Researchers Are Chipping and Surveilling NYC's Rats
New research gets close and personal with some of the city's most hated residents.
Finding the spot between the shoulder blades to implant the chip. Photo: Mike Parsons
Ladies get it on in the daytime, but fellas make their moves at night, discovered researchers at Hofstra University in Hempstead, New York.
The researchers learned this via a new technique they'd developed to gain insight into the lives of New York City's most secretive residents: its rats.
Until now, studying rats in the concrete jungle has been difficult. First you have to find a rat. Despite pizza rat's famed presence in New York City's subway, genus Rattus are surprisingly bashful creatures. Then you have to capture it and take specimen samples—hair, saliva, a bit of blood—without being bitten or scratched. You also need to affix a tracker—one small enough to fit on the back of Mrs. Frisby but strong enough to maintain a signal as she scurries about underground through layers of reception deadening metal and concrete. And then, eventually you have to find and recapture her.
And yet, researchers have found a way to simplify the process.
When we started the project," said Michael Parsons, lead author of the study, published Thursday in Frontiers in Public Health. "it probably took two and a half hours. By the end we got it down to an art—we were at almost 12 minutes per rat."
Parson's and his team use traps baited with pheromones—not food—to capture the rats. They know where to place the traps because rats frequently navigate the dark tunnels where they live not with their eyes, but with their fur. Rubbing themselves against walls creates a trail that's visible with an ultraviolet dark light. According to the study the trail glows blue–white if it's fresh, yellow–white if old. The trap has a sensor attached to it that alerts the researcher by cell phone when a rat has been caught.
Once a rat has been caught, a mobile lab is deployed. Inside researchers wearing thick gloves render the rat unconscious by dipping the rat trap in a plastic induction container filled with isoflurane, a kind of ether. An unconscious rat is an easy rat to draw specimens from. Before it wakes up, the rat blood is drawn and an RFID chip is implanted.
Earlier this year, New York City shelled out $5.6 million to buy mint scented garbage bags to deter rats
When they aren't capturing rats, the bait sits on top of a scale so when the rat returns it can record the weight. Video cameras set-up nearby allow the researchers to study rat behavior.
"They have interesting personalities," said Parsons. 'We have one rat, that we call Stumpy. He became so habituated to our presence that when we were lowering his trap into the induction chamber for the anesthesiology he just sat and groomed himself all the way down. There was just no fear whatsoever."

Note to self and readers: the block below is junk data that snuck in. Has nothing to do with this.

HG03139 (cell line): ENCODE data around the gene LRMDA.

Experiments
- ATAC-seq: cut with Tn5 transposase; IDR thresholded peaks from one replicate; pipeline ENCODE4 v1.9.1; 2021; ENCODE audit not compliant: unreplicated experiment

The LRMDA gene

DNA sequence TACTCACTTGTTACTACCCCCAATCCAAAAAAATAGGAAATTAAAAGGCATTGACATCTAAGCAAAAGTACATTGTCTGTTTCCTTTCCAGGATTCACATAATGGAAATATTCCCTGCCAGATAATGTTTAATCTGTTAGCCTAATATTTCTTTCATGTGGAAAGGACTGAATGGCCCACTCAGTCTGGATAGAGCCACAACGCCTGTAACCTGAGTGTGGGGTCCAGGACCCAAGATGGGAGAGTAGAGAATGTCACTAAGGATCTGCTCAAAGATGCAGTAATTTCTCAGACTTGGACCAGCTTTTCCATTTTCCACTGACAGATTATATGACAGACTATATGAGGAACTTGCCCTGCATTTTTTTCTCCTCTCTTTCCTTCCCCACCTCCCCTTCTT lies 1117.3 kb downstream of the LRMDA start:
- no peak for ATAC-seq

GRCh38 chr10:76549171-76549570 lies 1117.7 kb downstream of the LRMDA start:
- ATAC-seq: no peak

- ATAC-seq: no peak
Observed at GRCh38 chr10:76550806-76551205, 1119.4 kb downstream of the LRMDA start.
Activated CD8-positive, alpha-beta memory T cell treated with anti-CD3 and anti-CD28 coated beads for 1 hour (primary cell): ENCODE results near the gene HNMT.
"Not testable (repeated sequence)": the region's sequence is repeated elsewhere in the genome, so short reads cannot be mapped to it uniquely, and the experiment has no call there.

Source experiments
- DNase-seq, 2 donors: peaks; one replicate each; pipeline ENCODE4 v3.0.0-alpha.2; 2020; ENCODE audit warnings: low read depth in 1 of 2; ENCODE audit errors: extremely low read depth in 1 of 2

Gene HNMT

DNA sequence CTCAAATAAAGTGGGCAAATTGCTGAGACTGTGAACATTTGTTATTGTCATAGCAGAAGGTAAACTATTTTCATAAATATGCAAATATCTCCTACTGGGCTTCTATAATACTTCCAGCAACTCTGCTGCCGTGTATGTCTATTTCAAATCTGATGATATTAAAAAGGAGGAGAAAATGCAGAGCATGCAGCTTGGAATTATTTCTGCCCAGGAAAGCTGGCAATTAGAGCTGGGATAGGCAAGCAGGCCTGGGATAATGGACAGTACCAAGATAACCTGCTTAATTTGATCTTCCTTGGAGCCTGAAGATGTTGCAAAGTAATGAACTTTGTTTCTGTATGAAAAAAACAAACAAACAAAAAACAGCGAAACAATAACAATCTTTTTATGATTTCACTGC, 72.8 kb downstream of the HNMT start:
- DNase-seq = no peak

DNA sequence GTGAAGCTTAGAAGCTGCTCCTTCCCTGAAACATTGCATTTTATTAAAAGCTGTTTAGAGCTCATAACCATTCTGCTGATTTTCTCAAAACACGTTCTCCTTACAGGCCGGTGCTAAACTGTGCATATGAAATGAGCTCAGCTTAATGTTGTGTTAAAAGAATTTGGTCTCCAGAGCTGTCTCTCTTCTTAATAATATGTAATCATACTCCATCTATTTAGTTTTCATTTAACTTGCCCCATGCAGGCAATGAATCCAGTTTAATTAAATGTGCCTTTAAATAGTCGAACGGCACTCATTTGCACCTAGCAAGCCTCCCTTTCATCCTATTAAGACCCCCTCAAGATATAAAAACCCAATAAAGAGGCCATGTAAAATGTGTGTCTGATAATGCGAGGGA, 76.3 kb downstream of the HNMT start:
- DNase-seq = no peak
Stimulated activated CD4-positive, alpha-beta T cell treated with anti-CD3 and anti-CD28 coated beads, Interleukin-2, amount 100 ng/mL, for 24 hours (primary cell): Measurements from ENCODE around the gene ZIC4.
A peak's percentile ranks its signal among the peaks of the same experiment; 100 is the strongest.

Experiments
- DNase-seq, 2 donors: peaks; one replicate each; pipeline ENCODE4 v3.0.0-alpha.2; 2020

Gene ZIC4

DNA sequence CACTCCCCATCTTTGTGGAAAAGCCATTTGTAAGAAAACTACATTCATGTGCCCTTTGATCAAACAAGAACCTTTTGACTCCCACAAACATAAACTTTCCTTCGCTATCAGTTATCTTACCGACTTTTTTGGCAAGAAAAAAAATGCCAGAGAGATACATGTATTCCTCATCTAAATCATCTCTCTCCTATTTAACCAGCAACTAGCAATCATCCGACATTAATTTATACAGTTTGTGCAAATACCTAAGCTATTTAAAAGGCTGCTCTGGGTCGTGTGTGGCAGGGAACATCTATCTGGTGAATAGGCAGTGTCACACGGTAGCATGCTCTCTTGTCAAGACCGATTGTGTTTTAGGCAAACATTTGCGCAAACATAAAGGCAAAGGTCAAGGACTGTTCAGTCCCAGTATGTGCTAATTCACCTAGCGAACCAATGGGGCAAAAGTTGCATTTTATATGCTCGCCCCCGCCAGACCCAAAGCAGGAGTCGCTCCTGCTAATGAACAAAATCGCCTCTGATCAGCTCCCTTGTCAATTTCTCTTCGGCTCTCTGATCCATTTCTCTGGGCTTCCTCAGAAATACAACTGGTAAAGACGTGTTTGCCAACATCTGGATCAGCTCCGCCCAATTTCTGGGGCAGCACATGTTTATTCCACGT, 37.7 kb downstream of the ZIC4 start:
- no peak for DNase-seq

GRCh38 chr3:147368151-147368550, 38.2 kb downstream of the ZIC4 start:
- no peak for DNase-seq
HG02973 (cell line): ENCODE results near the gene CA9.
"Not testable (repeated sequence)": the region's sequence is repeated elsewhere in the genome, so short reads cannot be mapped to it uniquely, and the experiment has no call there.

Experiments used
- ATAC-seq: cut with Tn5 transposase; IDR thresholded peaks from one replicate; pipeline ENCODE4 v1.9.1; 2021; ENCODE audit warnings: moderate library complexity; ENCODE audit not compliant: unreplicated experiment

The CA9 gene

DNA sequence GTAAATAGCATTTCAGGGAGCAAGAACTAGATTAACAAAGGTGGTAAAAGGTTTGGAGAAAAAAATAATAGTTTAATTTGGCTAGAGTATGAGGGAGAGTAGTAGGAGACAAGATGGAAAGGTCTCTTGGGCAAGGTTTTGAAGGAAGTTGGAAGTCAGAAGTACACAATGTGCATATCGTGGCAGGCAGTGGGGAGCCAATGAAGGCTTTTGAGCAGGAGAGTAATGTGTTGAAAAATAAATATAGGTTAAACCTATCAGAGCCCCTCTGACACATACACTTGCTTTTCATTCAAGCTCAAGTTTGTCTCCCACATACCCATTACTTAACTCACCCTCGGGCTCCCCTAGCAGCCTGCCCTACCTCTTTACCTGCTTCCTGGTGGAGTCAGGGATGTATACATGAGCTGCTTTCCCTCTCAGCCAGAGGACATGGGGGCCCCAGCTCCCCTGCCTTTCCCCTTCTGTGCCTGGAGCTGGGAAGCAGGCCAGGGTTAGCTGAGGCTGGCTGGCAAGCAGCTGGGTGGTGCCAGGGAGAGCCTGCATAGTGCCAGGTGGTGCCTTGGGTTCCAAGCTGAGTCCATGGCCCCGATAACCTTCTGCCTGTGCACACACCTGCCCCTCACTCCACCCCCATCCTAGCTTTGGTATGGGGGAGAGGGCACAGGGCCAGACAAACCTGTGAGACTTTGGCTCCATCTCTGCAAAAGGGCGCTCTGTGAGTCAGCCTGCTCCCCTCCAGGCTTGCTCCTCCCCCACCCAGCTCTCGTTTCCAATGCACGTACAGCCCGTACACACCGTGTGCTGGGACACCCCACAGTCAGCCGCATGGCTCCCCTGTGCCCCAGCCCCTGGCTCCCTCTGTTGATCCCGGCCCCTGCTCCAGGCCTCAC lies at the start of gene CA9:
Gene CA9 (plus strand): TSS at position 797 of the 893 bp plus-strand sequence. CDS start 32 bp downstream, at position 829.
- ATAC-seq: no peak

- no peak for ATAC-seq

If this seems like an awful lot of work just to learn about rats, it isn't. According to the study, New York City has between 2 million and 32 million rats, a number which at its upper range would mean that the city's rat population is four times larger than its human population.
The range is so big, in part, because little is known about how urban rats spend their time. This is a problem because rats can carry a host of diseases including leptospirosis, which can cause liver failure, foot and mouth disease, tuberculosis, and perhaps most famously, the Black Death.
They can even carry diseases that we're unaware of—in 2014 researchers studied a sample of 133 New York City rats and discovered 18 pathogens that were previously unknown to science. And a combination of climate change and increased urbanization means that not only will there be more rats than ever, we're more likely to come into contact with them.
"Prior to the earlier 1990s, people who were animal behaviorists really stayed out of working in the urban environment, because animals and people were interacting," said Parsons. They thought that animals had to be studied in their natural environment and people weren't natural. Since the early part of the 21st century, however, there's growing awareness of the need to study animals in conjunction with people.
"Using lab rats to base wild rat knowledge on," said Parsons, "is a little like using the domestic chihuahua to base our studies on the wolf in the wild."
He hopes that his research will get science out of the academy and into the broader world, where it can be used to help control rat populations.
Earlier this year, New York City shelled out $5.6 million to buy mint scented garbage bags to deter rats. "But there's no scientific evidence to say that it works," said Parsons. A better use of those dollars, according to Parsons, would be to "create better attractants and learn what deters them."